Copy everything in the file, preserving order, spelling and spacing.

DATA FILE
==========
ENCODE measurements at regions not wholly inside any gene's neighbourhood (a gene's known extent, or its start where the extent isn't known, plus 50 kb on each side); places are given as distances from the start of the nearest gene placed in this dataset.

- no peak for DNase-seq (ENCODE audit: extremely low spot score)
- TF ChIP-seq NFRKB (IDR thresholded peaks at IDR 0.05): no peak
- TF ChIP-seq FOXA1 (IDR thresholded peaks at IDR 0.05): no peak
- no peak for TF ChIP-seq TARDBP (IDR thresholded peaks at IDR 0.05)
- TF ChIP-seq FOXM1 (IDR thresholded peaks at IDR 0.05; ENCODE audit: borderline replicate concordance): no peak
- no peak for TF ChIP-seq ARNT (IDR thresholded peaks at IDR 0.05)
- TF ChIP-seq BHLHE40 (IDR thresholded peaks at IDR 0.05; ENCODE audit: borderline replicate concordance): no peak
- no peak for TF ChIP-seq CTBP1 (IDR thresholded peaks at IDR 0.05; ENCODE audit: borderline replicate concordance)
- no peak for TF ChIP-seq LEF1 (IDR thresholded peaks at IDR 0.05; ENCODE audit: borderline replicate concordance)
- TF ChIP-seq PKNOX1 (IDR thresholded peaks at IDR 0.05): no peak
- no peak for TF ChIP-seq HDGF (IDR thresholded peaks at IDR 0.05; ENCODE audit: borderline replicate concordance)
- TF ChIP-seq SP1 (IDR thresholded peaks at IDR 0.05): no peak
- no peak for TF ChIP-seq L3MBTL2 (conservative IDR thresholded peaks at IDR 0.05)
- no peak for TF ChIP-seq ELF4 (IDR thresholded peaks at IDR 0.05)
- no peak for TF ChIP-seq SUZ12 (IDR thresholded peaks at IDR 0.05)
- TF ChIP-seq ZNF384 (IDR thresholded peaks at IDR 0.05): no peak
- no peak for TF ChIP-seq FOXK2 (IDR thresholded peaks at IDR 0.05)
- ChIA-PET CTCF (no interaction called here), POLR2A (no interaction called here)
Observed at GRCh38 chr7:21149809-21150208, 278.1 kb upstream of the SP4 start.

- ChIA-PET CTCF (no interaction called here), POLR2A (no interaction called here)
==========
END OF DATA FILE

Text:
ENCODE measurements at regions not wholly inside any gene's neighbourhood (a gene's known extent, or its start where the extent isn't known, plus 50 kb on each side); places are given as distances from the start of the nearest gene placed in this dataset.

- no peak for DNase-seq (ENCODE audit: extremely low spot score)
- TF ChIP-seq NFRKB (IDR thresholded peaks at IDR 0.05): no peak
- TF ChIP-seq FOXA1 (IDR thresholded peaks at IDR 0.05): no peak
- no peak for TF ChIP-seq TARDBP (IDR thresholded peaks at IDR 0.05)
- TF ChIP-seq FOXM1 (IDR thresholded peaks at IDR 0.05; ENCODE audit: borderline replicate concordance): no peak
- no peak for TF ChIP-seq ARNT (IDR thresholded peaks at IDR 0.05)
- TF ChIP-seq BHLHE40 (IDR thresholded peaks at IDR 0.05; ENCODE audit: borderline replicate concordance): no peak
- no peak for TF ChIP-seq CTBP1 (IDR thresholded peaks at IDR 0.05; ENCODE audit: borderline replicate concordance)
- no peak for TF ChIP-seq LEF1 (IDR thresholded peaks at IDR 0.05; ENCODE audit: borderline replicate concordance)
- TF ChIP-seq PKNOX1 (IDR thresholded peaks at IDR 0.05): no peak
- no peak for TF ChIP-seq HDGF (IDR thresholded peaks at IDR 0.05; ENCODE audit: borderline replicate concordance)
- TF ChIP-seq SP1 (IDR thresholded peaks at IDR 0.05): no peak
- no peak for TF ChIP-seq L3MBTL2 (conservative IDR thresholded peaks at IDR 0.05)
- no peak for TF ChIP-seq ELF4 (IDR thresholded peaks at IDR 0.05)
- no peak for TF ChIP-seq SUZ12 (IDR thresholded peaks at IDR 0.05)
- TF ChIP-seq ZNF384 (IDR thresholded peaks at IDR 0.05): no peak
- no peak for TF ChIP-seq FOXK2 (IDR thresholded peaks at IDR 0.05)
- ChIA-PET CTCF (no interaction called here), POLR2A (no interaction called here)
Observed at GRCh38 chr7:21149809-21150208, 278.1 kb upstream of the SP4 start.

- ChIA-PET CTCF (no interaction called here), POLR2A (no interaction called here)